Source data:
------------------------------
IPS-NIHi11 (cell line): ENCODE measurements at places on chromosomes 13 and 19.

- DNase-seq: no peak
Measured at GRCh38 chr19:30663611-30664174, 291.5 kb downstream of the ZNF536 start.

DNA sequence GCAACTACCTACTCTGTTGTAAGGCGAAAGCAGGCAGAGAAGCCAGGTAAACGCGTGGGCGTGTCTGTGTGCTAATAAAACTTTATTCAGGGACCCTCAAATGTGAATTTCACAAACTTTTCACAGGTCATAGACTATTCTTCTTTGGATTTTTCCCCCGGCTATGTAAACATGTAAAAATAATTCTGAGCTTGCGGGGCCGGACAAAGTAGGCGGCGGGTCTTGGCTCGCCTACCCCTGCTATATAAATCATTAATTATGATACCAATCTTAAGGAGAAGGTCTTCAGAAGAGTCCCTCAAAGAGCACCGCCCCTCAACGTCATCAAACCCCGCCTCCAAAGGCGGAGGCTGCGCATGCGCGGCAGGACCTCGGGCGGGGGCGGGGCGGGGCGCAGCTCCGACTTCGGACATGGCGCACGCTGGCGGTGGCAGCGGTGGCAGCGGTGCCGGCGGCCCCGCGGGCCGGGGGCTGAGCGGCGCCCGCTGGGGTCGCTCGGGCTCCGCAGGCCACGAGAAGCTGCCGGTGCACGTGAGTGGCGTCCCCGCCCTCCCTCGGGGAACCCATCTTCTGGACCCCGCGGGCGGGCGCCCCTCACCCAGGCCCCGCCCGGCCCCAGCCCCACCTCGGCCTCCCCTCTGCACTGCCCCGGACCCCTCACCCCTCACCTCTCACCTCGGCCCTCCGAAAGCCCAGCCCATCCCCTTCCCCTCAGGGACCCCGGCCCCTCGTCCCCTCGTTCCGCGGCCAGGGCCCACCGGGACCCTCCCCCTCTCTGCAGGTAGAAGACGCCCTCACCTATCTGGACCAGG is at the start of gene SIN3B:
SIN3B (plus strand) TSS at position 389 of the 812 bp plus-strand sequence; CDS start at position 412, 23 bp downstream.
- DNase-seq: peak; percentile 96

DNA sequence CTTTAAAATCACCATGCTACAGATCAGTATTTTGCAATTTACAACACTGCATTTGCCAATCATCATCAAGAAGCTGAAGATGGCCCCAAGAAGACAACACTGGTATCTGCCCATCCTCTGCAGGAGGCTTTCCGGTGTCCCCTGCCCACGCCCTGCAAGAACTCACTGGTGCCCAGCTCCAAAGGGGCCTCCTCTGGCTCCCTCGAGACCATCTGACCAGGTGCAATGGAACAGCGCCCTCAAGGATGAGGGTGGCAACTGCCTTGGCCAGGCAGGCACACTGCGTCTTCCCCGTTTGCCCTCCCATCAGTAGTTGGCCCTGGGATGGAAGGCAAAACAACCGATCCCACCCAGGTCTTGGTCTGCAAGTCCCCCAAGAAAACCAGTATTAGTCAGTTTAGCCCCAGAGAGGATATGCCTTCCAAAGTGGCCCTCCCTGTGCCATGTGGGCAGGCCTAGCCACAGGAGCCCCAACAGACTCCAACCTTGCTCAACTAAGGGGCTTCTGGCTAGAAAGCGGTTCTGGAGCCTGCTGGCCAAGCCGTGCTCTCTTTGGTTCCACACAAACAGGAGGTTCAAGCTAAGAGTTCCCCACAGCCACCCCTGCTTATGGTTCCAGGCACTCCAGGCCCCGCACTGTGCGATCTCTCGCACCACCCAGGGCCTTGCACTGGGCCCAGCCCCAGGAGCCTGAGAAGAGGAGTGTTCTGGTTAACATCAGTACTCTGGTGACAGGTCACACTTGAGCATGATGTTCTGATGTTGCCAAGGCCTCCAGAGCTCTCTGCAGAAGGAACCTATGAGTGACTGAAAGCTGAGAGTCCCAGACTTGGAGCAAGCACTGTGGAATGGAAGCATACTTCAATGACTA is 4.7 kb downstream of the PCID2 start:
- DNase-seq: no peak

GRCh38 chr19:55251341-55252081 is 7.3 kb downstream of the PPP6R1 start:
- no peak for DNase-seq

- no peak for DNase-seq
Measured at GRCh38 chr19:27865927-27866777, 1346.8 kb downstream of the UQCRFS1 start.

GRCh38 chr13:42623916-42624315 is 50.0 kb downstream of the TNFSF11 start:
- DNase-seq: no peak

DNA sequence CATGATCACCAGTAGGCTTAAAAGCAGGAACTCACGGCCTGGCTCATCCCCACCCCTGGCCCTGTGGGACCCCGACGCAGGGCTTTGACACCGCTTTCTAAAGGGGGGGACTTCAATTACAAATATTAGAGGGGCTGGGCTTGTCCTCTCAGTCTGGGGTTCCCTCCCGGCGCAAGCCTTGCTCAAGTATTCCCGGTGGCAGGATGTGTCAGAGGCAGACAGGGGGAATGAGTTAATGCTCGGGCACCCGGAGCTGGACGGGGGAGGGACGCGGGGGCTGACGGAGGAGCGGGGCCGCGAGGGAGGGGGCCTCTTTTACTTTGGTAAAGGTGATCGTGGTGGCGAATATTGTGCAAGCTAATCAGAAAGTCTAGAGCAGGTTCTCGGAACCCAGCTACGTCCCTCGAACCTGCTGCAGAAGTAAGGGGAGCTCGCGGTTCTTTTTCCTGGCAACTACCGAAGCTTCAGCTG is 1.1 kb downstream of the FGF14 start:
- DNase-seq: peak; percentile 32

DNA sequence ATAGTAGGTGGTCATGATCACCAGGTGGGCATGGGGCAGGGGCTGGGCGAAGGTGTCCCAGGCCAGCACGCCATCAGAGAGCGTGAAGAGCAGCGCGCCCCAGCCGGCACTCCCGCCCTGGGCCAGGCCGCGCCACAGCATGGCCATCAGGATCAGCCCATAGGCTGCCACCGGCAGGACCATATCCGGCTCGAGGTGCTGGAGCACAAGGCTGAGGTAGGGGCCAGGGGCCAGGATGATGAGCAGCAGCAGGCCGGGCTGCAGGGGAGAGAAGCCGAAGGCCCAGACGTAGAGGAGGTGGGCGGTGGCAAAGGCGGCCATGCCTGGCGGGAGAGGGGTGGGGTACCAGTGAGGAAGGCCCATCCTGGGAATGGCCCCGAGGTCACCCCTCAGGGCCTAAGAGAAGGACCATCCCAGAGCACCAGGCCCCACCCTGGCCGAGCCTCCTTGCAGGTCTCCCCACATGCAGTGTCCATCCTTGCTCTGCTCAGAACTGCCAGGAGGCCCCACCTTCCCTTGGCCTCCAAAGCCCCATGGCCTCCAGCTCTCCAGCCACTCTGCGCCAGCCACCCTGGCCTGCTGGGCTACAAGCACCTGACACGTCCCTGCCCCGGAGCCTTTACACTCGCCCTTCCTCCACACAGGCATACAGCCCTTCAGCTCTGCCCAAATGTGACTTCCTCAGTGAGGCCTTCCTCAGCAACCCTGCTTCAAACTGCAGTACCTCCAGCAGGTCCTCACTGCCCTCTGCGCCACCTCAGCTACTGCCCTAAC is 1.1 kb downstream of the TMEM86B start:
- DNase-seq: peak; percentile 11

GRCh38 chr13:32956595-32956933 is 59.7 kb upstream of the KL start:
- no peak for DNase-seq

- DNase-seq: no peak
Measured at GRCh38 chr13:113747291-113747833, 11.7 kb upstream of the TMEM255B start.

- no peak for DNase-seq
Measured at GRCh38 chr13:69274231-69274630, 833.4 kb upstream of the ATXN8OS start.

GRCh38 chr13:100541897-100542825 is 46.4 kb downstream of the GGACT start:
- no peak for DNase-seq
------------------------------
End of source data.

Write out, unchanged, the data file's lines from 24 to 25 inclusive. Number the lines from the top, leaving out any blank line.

Measured at GRCh38 chr13:69274231-69274630, 833.4 kb upstream of the ATXN8OS start.

GRCh38 chr13:100541897-100542825 is 46.4 kb downstream of the GGACT start: